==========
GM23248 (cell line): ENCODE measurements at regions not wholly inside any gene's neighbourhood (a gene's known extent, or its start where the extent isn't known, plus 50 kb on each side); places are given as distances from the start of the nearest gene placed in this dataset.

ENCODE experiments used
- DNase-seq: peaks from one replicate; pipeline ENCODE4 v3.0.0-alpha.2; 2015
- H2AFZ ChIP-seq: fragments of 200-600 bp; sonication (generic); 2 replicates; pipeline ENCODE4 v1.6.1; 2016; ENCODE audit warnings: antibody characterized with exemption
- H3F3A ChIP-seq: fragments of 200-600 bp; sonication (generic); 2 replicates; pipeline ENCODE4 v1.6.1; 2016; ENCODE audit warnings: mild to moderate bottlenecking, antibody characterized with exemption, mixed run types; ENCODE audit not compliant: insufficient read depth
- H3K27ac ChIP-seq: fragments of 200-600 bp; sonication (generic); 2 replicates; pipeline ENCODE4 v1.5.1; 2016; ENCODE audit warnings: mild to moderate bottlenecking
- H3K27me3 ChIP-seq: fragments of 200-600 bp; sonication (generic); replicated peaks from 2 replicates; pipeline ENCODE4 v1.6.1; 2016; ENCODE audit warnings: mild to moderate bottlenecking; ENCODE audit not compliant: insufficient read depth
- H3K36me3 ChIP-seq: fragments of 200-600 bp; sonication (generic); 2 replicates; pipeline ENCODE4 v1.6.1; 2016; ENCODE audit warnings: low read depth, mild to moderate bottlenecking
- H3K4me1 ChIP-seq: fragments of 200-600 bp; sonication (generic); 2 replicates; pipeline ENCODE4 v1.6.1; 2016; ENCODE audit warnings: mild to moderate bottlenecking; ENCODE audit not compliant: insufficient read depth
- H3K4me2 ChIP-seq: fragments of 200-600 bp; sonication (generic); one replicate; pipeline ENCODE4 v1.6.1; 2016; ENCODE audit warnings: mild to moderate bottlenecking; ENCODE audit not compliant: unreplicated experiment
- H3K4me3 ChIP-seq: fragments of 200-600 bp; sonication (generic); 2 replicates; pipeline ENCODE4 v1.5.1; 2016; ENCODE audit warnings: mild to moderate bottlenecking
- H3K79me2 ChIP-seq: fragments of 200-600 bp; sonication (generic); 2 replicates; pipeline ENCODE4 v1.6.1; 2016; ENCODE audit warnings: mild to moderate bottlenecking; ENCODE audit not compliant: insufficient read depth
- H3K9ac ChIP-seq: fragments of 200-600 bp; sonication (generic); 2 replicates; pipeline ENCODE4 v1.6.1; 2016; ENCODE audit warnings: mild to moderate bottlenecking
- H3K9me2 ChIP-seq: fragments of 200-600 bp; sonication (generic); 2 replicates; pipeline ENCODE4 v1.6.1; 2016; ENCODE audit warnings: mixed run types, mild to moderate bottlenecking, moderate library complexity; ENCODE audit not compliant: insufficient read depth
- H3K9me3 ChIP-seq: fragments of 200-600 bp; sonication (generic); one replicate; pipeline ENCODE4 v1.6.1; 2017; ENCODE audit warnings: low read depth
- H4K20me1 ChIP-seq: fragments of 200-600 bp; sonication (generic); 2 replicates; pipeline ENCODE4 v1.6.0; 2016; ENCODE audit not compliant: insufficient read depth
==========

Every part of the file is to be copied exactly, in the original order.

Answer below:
GM23248 (cell line): ENCODE measurements at regions not wholly inside any gene's neighbourhood (a gene's known extent, or its start where the extent isn't known, plus 50 kb on each side); places are given as distances from the start of the nearest gene placed in this dataset.

ENCODE experiments used
- DNase-seq: peaks from one replicate; pipeline ENCODE4 v3.0.0-alpha.2; 2015
- H2AFZ ChIP-seq: fragments of 200-600 bp; sonication (generic); 2 replicates; pipeline ENCODE4 v1.6.1; 2016; ENCODE audit warnings: antibody characterized with exemption
- H3F3A ChIP-seq: fragments of 200-600 bp; sonication (generic); 2 replicates; pipeline ENCODE4 v1.6.1; 2016; ENCODE audit warnings: mild to moderate bottlenecking, antibody characterized with exemption, mixed run types; ENCODE audit not compliant: insufficient read depth
- H3K27ac ChIP-seq: fragments of 200-600 bp; sonication (generic); 2 replicates; pipeline ENCODE4 v1.5.1; 2016; ENCODE audit warnings: mild to moderate bottlenecking
- H3K27me3 ChIP-seq: fragments of 200-600 bp; sonication (generic); replicated peaks from 2 replicates; pipeline ENCODE4 v1.6.1; 2016; ENCODE audit warnings: mild to moderate bottlenecking; ENCODE audit not compliant: insufficient read depth
- H3K36me3 ChIP-seq: fragments of 200-600 bp; sonication (generic); 2 replicates; pipeline ENCODE4 v1.6.1; 2016; ENCODE audit warnings: low read depth, mild to moderate bottlenecking
- H3K4me1 ChIP-seq: fragments of 200-600 bp; sonication (generic); 2 replicates; pipeline ENCODE4 v1.6.1; 2016; ENCODE audit warnings: mild to moderate bottlenecking; ENCODE audit not compliant: insufficient read depth
- H3K4me2 ChIP-seq: fragments of 200-600 bp; sonication (generic); one replicate; pipeline ENCODE4 v1.6.1; 2016; ENCODE audit warnings: mild to moderate bottlenecking; ENCODE audit not compliant: unreplicated experiment
- H3K4me3 ChIP-seq: fragments of 200-600 bp; sonication (generic); 2 replicates; pipeline ENCODE4 v1.5.1; 2016; ENCODE audit warnings: mild to moderate bottlenecking
- H3K79me2 ChIP-seq: fragments of 200-600 bp; sonication (generic); 2 replicates; pipeline ENCODE4 v1.6.1; 2016; ENCODE audit warnings: mild to moderate bottlenecking; ENCODE audit not compliant: insufficient read depth
- H3K9ac ChIP-seq: fragments of 200-600 bp; sonication (generic); 2 replicates; pipeline ENCODE4 v1.6.1; 2016; ENCODE audit warnings: mild to moderate bottlenecking
- H3K9me2 ChIP-seq: fragments of 200-600 bp; sonication (generic); 2 replicates; pipeline ENCODE4 v1.6.1; 2016; ENCODE audit warnings: mixed run types, mild to moderate bottlenecking, moderate library complexity; ENCODE audit not compliant: insufficient read depth
- H3K9me3 ChIP-seq: fragments of 200-600 bp; sonication (generic); one replicate; pipeline ENCODE4 v1.6.1; 2017; ENCODE audit warnings: low read depth
- H4K20me1 ChIP-seq: fragments of 200-600 bp; sonication (generic); 2 replicates; pipeline ENCODE4 v1.6.0; 2016; ENCODE audit not compliant: insufficient read depth